Monday, June 17, 2024

New 710 freeway expansion proposal: Metro still plans to widen, doesn’t rule out residential demolitions

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Remember when community pressure killed Metro and Caltrans’ planned $6+ billion widening of the lower 710 Freeway? That was less than two years ago. Metro and Caltrans canceled their plans to demolish hundreds of homes, apartment buildings, and businesses in Black and Latino neighborhoods. At the time, Metro proclaimed it had turned over a new leaf, and was now centering equity and supporting multimodal transportation, and that Metro home demolitions for freeway expansion were a thing of the past.

This week, Metro is back with a new proposal to widen the lower 710 Freeway. But wait, there’s some lipstick on this pig! In truth, it’s not as bad as the mega-widening that Metro was hell-bent on a couple years ago, but there’s still harmful freeway widening.

Metro already had sales tax funding – over a half-billion dollars – set aside for the 710 Freeway. To determine how to spend that money, Metro convened a stakeholder task force to come up with a “multimodal corridor investment plan.” In early committee meetings, Metro staff pledged that there would be no freeway widening, no demolitions.

This week Metro released its proposed 710 corridor plan. The widening is back, and demolitions maybe, too.

Metro is hosting a series of meetings to share the latest proposal, and to hear public input. 

Streetsblog attended a Metro 710 meeting yesterday and asked whether any of the proposed projects would include residential demolitions. Metro’s Executive Officer for Multimodal Integrated Planning Michael Cano responded that some demolitions were still possible, stating there would be “zero to minimal right-of-way impacts.”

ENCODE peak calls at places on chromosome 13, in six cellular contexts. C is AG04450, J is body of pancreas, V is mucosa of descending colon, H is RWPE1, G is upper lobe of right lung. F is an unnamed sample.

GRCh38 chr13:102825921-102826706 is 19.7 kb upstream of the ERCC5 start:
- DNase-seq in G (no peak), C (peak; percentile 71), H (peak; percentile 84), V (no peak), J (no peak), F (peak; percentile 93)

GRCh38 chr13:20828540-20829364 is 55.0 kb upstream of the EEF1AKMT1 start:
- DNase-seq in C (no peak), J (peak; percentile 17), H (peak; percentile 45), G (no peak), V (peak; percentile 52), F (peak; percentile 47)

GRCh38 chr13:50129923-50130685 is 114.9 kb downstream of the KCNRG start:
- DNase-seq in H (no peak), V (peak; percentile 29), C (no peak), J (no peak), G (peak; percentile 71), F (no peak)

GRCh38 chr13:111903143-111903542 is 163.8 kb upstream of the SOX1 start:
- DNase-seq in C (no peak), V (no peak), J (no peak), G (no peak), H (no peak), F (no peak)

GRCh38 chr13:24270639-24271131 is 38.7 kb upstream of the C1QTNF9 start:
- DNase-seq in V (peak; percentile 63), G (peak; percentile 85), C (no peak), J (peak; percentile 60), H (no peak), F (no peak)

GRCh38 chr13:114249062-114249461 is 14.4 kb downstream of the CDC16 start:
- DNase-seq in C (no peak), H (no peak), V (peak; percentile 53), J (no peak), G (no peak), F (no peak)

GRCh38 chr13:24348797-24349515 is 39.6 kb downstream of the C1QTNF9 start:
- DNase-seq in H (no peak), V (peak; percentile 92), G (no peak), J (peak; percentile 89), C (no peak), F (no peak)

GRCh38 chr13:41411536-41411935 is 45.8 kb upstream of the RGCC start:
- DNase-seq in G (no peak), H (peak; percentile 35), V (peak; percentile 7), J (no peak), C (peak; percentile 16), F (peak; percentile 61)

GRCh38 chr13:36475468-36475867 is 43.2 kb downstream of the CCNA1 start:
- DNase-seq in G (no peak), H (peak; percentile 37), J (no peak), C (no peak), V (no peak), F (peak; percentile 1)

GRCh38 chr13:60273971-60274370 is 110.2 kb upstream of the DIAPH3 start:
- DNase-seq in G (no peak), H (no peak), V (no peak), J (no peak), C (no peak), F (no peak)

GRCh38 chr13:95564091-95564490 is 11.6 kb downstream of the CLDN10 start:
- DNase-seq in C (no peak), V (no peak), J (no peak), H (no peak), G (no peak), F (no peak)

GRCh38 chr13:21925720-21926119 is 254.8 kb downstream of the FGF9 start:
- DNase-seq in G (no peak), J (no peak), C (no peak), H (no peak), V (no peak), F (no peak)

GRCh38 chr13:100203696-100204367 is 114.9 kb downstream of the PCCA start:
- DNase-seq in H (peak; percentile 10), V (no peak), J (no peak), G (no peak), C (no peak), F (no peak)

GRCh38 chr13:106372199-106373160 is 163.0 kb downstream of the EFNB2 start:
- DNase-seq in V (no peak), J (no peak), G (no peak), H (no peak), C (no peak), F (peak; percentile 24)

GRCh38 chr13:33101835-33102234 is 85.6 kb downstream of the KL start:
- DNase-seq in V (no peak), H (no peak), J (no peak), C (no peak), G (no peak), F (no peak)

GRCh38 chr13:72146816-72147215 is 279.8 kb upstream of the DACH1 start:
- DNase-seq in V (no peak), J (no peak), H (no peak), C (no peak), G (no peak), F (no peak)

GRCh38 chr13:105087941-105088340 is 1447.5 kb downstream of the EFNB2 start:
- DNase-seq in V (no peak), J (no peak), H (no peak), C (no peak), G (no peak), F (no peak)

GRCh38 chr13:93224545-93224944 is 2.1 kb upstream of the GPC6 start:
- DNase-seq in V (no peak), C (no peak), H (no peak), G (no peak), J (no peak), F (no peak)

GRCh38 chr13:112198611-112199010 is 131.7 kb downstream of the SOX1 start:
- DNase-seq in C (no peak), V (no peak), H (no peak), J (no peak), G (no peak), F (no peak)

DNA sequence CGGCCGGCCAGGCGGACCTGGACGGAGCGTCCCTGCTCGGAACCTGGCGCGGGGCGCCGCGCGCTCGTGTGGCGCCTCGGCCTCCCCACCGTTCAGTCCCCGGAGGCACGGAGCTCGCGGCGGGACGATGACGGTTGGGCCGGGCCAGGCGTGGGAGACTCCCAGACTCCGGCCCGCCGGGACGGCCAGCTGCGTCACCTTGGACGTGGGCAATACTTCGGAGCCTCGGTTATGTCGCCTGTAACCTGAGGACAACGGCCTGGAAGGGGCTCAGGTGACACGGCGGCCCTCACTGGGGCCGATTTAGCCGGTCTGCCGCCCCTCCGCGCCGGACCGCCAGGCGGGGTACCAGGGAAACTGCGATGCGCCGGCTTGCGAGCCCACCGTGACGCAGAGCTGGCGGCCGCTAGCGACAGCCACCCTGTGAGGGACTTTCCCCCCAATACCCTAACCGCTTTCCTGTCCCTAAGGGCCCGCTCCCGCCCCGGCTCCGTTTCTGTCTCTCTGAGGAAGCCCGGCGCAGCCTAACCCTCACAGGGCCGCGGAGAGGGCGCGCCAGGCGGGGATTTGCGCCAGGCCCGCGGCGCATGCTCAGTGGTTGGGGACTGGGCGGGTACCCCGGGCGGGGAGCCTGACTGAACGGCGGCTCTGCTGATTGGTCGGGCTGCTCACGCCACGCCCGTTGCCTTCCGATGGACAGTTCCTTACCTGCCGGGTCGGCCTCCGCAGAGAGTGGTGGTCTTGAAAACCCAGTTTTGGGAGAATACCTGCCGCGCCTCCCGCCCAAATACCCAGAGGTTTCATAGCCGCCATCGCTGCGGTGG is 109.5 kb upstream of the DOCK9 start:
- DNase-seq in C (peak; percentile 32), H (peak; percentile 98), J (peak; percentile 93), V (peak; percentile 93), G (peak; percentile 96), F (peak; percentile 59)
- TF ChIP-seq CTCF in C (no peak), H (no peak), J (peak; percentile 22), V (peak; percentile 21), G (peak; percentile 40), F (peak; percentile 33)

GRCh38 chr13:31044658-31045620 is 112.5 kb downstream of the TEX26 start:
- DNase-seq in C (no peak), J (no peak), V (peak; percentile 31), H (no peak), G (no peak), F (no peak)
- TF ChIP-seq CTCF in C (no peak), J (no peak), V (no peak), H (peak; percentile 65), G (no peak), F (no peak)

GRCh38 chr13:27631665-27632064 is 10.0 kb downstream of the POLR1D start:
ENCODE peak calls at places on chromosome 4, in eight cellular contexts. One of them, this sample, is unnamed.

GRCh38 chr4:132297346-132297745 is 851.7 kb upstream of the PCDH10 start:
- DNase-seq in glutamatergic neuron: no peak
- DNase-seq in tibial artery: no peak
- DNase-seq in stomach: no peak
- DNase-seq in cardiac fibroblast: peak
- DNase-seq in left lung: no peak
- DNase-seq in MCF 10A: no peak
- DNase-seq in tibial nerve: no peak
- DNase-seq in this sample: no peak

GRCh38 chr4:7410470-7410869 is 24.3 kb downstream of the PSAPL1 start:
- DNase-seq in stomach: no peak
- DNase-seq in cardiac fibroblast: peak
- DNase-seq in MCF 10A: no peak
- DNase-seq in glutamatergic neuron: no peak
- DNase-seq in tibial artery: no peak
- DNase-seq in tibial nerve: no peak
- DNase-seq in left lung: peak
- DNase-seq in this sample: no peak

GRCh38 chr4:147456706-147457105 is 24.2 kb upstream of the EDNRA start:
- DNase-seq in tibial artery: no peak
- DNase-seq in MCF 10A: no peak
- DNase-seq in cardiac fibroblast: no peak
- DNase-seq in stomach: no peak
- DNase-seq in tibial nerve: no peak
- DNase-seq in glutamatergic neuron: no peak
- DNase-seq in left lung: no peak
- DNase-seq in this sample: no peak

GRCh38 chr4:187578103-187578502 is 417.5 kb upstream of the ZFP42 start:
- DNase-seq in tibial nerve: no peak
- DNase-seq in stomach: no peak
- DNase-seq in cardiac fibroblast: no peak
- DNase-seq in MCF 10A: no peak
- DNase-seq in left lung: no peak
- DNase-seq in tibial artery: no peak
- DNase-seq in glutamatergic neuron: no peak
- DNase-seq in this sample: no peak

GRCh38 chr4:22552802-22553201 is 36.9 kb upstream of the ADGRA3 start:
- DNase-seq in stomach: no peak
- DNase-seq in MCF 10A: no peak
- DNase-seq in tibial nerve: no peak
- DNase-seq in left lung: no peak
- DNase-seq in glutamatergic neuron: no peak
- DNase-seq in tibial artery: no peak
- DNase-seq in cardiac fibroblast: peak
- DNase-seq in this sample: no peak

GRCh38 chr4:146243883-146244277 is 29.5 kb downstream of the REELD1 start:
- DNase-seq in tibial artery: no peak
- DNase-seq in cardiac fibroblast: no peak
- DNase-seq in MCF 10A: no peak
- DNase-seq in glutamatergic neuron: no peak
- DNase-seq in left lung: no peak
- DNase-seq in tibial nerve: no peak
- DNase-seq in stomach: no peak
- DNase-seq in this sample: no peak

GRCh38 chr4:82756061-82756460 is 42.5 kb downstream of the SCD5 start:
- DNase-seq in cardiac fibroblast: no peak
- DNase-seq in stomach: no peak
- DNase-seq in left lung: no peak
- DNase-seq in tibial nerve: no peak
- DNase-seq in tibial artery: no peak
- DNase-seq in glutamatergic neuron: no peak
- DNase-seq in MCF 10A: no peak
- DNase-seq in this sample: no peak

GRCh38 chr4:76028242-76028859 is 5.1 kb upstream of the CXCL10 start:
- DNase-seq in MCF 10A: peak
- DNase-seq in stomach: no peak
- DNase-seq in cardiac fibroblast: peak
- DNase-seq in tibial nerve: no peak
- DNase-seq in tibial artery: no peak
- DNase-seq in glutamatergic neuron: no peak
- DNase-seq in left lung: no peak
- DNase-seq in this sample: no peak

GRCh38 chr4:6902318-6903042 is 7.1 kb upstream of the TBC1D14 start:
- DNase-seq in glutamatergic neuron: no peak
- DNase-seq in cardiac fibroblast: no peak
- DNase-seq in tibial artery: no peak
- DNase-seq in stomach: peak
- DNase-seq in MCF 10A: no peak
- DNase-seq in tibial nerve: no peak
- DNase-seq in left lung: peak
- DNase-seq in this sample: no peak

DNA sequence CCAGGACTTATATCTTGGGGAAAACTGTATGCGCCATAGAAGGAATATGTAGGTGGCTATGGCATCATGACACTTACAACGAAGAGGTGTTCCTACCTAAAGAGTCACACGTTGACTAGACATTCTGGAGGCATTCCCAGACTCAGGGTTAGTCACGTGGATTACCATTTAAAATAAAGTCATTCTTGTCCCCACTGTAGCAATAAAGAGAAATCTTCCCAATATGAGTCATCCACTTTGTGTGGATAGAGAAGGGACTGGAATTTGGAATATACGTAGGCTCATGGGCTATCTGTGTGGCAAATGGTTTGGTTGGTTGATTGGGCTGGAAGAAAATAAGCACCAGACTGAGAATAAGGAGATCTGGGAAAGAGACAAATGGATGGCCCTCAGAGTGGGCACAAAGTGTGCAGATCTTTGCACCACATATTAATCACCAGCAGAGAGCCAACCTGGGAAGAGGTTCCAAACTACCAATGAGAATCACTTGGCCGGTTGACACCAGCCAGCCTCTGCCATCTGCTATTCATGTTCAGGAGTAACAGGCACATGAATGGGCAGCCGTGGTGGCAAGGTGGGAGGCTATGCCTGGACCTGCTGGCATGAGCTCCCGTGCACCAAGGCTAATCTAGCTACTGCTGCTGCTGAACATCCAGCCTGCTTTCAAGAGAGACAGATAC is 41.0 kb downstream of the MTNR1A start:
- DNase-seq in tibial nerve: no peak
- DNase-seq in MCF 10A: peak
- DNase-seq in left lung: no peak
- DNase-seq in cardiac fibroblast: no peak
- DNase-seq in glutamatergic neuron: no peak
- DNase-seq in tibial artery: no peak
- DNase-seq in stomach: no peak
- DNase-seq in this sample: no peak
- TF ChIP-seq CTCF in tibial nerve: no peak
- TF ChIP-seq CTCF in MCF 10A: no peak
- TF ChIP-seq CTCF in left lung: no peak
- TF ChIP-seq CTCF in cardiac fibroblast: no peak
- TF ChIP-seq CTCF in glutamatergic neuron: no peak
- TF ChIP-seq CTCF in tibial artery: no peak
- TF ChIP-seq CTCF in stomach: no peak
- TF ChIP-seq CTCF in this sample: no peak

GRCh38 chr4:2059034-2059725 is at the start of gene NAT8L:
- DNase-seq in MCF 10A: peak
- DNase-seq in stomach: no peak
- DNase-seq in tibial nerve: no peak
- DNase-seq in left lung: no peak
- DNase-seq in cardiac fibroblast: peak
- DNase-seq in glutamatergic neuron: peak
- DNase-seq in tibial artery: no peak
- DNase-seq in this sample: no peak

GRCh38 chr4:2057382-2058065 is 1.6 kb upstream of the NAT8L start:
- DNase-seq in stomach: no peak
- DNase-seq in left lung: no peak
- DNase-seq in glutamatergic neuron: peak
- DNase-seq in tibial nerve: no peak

And how about widening the 710? The plan includes freeway widening, which Metro couches in the agency’s favorite loophole: adding new auxiliary lanes – lanes that go from one on-ramp to the next off-ramp.

Under current state regulations, adding an auxiliary lane shorter than one mile long is assumed to not significantly adversely impact the environment. Metro staff seem to have convinced themselves that when they use the state’s loophole to add more lanes, inducing more traffic and more pollution, the projects don’t cause harm, because technically Metro is not really widening the main stem of the freeway.

(Metro and Caltrans use the state aux lane loophole to widen freeways in low-income communities of color, then perversely claim that these freeway expansions won’t increase pollution and will benefit surrounding communities. Metro has also used the aux lane loophole inappropriately to avoid full environmental clearance processes and mitigation, including – perhaps illegally – for projects where the rule doesn’t apply – freeway expansion projects that go beyond just aux lanes. Metro and Caltrans avoid scrutiny [even pesky federal clean air law] by approving miles of freeway expansion piecemealed into multiple short aux lane segments.)

Metro’s proposed 710 plan would widen the 710 Freeway in at least two places: adding new auxiliary lanes from Willow Street to Wardlow Road, and from Del Amo Boulevard to Long Beach Boulevard – both in pollution-burdened neighborhoods in the city of Long Beach. 

The proposed plan also calls for retooling twelve 710 Freeway ramp locations, called “interchange improvements” (because calling these intersections “interchanges” makes them eligible for more funding.) If Metro’s past performance is any indicator, these projects will widen ramps and streets, making these already dangerous and unwelcoming locations even worse for people on foot and on bike.